Rumors of a Google buy-out of Israeli navigation app Waze have been floating around for a number of days. But now it is official: Google has confirmed the acquisition it made for $1.03 billion.
This deal comes after months of speculation about which company would charm Waze into a partnership. There was no lack of competition for Google; in the past few months it was reported that both Apple and Facebook entered into negotiations with the startup but each failed to broker a final deal.
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Waze was founded in 2007 with the goal “to outsmart traffic and get everyone the best route to work and back, every day.” The application uses real-time GPS data sourced from its nearly 50 million users to give highly accurate traffic and navigational information. Users also pitch in to edit maps by adding details like speed traps and road construction, as well as gas prices and traffic accidents. The application is currently free and available for both Android and iPhone devices.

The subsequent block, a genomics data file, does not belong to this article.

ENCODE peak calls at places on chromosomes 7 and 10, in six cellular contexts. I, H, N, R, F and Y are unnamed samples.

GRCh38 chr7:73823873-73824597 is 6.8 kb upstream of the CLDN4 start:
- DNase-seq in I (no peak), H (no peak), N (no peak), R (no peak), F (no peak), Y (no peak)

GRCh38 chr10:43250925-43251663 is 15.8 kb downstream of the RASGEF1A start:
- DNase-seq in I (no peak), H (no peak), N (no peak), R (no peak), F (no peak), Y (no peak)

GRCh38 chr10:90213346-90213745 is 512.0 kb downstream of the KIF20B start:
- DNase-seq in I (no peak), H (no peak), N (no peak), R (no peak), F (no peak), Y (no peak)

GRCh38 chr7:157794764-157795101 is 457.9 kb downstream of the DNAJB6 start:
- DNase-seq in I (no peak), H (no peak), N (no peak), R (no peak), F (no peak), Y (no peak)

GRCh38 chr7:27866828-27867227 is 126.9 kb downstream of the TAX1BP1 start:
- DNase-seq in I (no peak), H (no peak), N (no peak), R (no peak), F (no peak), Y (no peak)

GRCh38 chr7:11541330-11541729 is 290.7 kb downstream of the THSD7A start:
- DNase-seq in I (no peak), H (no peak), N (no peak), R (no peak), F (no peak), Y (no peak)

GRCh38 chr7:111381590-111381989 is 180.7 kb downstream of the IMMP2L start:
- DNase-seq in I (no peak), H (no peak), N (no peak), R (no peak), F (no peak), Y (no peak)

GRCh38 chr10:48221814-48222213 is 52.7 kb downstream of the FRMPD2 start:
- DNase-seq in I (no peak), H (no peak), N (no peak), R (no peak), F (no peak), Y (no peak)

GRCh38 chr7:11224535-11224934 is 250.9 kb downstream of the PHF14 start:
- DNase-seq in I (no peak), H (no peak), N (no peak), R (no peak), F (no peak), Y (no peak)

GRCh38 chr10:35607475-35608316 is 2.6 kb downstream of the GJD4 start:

According to statements on both Google and Waze’s company blogs, Waze will remain an independent entity, while some of its features may be incorporated into the already popular Google Maps. Additionally, most of the company’s 100 or so employees will remain based in Israel. The exhilarating success for what was previously a relatively unknown startup is also a big success for Google. By buying Waze Google is both eliminating a competitor and keeping that competitor’s technology out of the hands of rivals Apple and Facebook.
Google, which has an office in Israel, has already made some other acquisitions in the country. In 2010 the company bought Labpixies, a personalized website gadget developer, for $25 million. The tech giant also acquired an interactive video-clip development tool, Quiksee, for $10 million in the same year.